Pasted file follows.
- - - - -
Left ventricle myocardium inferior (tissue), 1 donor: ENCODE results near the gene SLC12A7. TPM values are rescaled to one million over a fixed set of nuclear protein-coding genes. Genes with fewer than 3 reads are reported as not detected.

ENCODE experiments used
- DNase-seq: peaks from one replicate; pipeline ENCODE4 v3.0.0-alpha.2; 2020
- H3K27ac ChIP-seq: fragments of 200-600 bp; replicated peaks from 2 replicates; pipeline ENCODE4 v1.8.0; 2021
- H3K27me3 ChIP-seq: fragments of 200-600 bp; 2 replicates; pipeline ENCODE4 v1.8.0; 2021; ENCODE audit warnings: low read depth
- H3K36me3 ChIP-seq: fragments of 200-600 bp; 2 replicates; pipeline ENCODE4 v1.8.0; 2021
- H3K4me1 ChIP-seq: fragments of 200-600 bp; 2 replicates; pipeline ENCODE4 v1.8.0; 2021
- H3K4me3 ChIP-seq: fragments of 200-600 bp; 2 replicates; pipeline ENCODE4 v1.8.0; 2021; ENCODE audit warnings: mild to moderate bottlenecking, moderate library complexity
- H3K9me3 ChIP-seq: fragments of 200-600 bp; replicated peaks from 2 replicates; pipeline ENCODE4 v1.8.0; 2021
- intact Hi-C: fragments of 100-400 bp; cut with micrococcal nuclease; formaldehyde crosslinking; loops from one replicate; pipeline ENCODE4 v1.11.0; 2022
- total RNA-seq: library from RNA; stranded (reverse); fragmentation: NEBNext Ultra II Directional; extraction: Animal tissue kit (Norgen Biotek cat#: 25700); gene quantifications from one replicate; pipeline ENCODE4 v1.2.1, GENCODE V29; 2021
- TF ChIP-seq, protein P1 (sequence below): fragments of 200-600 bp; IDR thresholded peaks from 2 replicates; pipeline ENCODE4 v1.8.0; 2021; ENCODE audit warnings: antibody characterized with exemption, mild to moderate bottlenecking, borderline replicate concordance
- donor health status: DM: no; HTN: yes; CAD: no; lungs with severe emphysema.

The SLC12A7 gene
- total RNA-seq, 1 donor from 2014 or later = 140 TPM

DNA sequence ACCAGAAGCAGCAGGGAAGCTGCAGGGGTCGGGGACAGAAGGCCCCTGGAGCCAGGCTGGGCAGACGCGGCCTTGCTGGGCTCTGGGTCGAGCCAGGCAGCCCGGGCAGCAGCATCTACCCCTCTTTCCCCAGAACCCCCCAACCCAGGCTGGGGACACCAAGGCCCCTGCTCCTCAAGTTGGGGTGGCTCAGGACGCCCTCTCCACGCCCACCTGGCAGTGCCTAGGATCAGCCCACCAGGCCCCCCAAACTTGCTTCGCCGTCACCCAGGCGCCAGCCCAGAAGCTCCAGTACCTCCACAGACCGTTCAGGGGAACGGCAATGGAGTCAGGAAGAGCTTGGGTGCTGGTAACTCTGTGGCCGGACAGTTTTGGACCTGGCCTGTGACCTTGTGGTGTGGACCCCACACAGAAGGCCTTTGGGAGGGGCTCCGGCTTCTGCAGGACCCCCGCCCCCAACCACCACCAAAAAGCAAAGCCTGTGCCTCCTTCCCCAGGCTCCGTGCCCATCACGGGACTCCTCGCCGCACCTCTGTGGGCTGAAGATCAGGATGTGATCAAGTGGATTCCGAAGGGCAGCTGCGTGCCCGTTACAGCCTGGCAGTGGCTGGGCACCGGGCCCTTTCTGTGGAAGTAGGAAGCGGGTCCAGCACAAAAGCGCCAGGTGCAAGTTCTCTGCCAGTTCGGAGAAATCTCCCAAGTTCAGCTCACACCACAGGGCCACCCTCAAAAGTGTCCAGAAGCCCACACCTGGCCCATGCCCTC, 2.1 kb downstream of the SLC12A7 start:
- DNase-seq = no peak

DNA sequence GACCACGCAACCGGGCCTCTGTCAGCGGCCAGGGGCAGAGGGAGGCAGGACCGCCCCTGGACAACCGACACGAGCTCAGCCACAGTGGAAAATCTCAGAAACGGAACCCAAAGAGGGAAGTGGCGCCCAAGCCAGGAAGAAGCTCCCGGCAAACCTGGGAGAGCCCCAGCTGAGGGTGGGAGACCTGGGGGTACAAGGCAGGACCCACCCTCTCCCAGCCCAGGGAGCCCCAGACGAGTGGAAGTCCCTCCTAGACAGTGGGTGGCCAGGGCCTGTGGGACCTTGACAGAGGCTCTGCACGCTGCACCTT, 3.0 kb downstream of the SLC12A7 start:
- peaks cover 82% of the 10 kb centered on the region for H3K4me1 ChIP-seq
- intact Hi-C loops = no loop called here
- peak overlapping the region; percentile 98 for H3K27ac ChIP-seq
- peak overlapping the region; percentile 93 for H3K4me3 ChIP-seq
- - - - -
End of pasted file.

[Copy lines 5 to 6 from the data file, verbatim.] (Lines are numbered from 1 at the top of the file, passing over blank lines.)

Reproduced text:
- H3K27me3 ChIP-seq: fragments of 200-600 bp; 2 replicates; pipeline ENCODE4 v1.8.0; 2021; ENCODE audit warnings: low read depth
- H3K36me3 ChIP-seq: fragments of 200-600 bp; 2 replicates; pipeline ENCODE4 v1.8.0; 2021